Ayrton Senna did one of the greatest first laps in Formula One history; going from fifth to first during the European Grand Prix in 1993, and later won the race. Having qualified for fourth, Senna dropped to fifth after Michael Schumacher blocked him in the first corner. He then began the chase, passing Schumacher, Karl Wendlinger, Damon Hill and Alain Prost before entering the second lap.
Senna also set the fastest lap by going through the pits without stoping, since the entry was before the last hairpin. It was his last fastest lap of his career.
Sebastian Vettel: “The MP4-8 of Senna in 1993 with the number 8 has always fascinated me, it’s myabsolute favourite car. This was my first scale model. McLaren didn’t have the best car that year, but Senna still managed to win five races."
From the M7A - the car that Bruce McLaren himself drove to victory in Spa-Francorchamps in 1968, the first ever victory for the team in Formula 1… to the MP4/27, the car that won 7 races and 8 pole positions in 2012.
Race winner Ayrton Senna (BRA) McLaren MP4/8 negotiates the main straight during a torrential mid-race downpour. The wrecked cars in the background belong to Ukyo Katayama (JPN) Tyrrell 020C (left) and Aguri Suzuki (JPN) Footwork FA13B (right). Brazilian GP, Interlagos, SP, 1993
Ayrton Senna, 1993, Australian GP. Ayrton Senna in his Mclaren MP4/8 after winning the final GP of the season in Australia 1993, This would prove to be his last race for Mclaren before his move to Williams and his untimely death in 1994.
Late in the race, on a damp but drying track, Senna had come up to lap the battling duo of Irvine and Damon Hill.
Senna held a relatively comfortable lead over arch-rival Alain Prost at this point and initially managed to slip past Irvine when the Jordan rookie ran wide at the tricky Degner section.
However, keen to resume battle with Hill, Irvine closed back in on Senna’s MP4-8 before, in an unprecedented move, audaciously re-passing the then 39-time race winner around the outside into the chicane.
Irvine would subsequently fall off the road again, allowing Senna to get by, but he’d rile the Brazilian still further by unlapping himself again on the penultimate lap, having survived a late race clash with Derek Warwick.
Picture the scene: Eddie Irvine has just taken a brilliant sixth-place finish in his maiden Grand Prix, and having changed out of his overalls, he’s now sat in the Jordan team’s rather rudimentary hospitality cabin in the Suzuka paddock, savouring the moment.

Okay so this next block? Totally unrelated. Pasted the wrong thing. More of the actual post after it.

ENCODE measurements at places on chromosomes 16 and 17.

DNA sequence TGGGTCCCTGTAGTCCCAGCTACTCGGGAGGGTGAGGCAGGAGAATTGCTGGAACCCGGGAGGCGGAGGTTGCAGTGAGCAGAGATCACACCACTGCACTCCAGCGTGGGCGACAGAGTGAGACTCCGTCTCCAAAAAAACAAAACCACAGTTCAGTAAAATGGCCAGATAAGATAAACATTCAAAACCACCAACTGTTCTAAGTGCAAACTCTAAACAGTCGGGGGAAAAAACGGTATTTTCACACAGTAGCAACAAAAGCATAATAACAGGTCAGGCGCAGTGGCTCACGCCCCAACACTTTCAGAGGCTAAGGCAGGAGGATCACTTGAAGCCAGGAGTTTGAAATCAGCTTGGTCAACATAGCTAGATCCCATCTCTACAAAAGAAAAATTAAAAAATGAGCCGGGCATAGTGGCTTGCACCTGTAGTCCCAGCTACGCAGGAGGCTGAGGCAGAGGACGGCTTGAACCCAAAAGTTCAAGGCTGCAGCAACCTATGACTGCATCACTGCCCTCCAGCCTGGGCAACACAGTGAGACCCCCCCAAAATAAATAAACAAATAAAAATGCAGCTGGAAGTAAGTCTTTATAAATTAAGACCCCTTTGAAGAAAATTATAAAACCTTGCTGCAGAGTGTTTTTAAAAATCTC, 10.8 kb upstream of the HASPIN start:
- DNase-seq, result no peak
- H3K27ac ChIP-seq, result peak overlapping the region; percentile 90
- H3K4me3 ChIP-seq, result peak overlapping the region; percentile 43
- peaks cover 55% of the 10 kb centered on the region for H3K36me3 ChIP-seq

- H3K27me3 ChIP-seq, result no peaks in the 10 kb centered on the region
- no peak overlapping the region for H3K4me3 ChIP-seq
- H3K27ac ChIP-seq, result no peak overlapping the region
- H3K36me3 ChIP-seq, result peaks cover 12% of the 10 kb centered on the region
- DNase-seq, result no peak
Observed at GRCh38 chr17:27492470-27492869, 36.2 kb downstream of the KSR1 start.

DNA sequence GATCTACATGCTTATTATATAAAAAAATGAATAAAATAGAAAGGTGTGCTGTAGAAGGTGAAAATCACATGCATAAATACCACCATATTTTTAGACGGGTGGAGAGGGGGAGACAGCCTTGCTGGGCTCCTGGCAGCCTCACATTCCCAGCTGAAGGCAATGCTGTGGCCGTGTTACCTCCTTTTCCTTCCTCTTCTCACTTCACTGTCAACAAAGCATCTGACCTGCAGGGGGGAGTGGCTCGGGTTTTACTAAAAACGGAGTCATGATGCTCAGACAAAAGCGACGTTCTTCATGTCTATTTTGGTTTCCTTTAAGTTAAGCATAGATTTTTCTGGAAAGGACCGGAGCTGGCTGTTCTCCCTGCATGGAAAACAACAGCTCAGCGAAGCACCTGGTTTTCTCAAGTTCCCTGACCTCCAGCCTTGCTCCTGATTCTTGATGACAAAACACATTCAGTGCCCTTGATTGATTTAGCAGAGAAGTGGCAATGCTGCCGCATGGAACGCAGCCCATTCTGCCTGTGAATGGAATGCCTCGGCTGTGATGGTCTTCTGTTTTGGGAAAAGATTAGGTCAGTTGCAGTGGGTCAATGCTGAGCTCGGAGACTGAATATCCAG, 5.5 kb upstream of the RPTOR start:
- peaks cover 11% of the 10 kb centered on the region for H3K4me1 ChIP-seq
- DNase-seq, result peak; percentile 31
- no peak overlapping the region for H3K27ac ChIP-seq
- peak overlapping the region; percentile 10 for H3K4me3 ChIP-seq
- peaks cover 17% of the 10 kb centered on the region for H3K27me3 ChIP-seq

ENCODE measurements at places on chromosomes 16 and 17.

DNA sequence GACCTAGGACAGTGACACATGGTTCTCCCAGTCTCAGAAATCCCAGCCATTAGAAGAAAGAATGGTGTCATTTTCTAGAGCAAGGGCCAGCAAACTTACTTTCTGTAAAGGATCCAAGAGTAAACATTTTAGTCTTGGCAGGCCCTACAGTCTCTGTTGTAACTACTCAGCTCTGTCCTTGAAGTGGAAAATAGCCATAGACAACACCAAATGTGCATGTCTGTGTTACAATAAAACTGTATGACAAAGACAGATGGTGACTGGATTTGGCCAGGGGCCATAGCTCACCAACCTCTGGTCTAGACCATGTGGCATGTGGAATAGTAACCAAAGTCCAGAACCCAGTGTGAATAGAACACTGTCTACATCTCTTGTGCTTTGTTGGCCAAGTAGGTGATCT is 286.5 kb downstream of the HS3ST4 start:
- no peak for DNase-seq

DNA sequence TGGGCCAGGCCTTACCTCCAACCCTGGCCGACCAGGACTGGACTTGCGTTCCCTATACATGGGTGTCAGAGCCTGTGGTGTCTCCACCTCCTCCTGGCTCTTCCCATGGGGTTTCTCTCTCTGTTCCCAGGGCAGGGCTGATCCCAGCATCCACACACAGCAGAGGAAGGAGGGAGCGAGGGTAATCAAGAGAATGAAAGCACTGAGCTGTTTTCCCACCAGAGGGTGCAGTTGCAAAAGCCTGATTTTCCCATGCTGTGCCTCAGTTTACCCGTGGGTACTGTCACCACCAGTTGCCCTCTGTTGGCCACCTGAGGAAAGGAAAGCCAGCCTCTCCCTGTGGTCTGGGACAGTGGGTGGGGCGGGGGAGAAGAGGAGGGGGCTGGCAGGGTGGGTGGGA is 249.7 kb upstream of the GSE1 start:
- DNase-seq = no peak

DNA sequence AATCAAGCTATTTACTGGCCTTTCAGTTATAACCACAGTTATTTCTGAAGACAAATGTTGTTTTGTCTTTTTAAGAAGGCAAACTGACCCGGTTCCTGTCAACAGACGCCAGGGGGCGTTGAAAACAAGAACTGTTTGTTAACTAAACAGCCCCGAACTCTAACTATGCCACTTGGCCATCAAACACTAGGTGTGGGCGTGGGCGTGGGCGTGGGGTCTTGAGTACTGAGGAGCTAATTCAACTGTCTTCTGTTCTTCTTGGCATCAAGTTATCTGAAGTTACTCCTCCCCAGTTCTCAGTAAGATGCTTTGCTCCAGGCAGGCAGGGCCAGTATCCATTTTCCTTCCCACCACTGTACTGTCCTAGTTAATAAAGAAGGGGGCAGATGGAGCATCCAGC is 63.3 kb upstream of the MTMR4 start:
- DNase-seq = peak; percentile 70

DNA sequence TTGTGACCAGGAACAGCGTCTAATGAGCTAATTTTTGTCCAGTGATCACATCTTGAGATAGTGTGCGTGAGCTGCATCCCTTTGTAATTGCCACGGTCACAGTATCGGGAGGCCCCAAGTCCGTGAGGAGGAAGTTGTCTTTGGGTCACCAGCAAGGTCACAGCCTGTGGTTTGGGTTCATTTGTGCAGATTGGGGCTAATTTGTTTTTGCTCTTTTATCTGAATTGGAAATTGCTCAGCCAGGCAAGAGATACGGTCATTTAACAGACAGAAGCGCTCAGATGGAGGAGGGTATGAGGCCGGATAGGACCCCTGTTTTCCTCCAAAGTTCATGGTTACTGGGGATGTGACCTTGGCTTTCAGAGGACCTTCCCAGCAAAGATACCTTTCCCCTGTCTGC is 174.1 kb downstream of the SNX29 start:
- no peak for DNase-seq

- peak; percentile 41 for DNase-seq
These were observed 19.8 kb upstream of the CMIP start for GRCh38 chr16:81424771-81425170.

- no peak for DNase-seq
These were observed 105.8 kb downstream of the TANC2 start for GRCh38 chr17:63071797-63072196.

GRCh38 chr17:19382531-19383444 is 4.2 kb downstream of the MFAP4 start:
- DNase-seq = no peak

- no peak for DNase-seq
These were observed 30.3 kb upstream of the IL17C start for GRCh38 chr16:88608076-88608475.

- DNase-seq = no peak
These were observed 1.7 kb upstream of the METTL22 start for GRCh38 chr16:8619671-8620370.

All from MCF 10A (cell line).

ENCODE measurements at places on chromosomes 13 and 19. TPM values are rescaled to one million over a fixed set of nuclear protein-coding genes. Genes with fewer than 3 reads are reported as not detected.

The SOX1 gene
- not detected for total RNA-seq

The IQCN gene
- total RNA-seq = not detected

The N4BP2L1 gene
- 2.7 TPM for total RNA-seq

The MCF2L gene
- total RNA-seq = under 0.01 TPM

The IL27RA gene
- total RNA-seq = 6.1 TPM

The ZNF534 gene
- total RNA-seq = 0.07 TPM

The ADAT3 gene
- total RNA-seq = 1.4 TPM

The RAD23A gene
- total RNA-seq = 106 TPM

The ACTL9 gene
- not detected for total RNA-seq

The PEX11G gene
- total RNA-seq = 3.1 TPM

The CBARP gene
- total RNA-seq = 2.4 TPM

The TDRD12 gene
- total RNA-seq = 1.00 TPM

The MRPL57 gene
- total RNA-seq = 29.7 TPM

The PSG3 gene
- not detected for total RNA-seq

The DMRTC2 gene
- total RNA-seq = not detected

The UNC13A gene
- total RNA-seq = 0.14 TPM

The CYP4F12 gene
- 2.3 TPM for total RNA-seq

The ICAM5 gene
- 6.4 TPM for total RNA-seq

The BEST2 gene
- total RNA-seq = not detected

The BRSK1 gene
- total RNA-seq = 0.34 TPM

Suddenly the door to the Jordan unit swings open and in marches Ayrton Senna, followed swiftly by a string of worried faces from McLaren, including the Brazilian’s race engineer Giorgio Ascanelli and the team’s director of communications Norman Howell.
“What the **** do you think you were doing?” says Senna, who’s already lambasted Irvine in the post-race press conference, by way of an opening comment.
“I was racing,” comes the Jordan driver’s blunt reply.
“You were racing?” says an incredulous Senna, seemingly taken aback by Irvine’s less than apologetic response. “Do you know the rule that you’re supposed to let the leaders come by when you’re a backmarker?”
“If you were going fast enough, it was no problem,” comes the quickfire retort.
“You want to do well - I understand, because I’ve been there,” continued an irate Senna in the Jordan cabin. “But it’s very unprofessional…”
“But I would have followed you if you had overtaken Hill!” countered Irvine, tensions escalating.
“You nearly hit Hill in front of me three times, because I saw, and I could have collected you and him as a result, and that’s not the way to do that,” said Senna, imploring Irvine to admit his mistake.
Irvine, however, was having none of it: “But I’m racing! I’m racing!” he protested.
It was at this point that Senna finally boiled over.
“You’re not racing!” he exclaimed. “You’re driving like a ****ing idiot! You’re not a racing driver, you’re a ****ing idiot!”
Moments later, with the two men still at loggerheads, Senna threw a fist in Irvine’s direction.
How much contact he actually made with the brash debutant is open to debate, but Irvine, who’d been leaning on a table, hit the deck as Senna was manhandled away by his startled colleagues from McLaren.
Within a matter of minutes news of the altercation had spread throughout the paddock - and would remain the hot topic of conversation for weeks until Senna was eventually handed a suspended two-race ban by the FIA.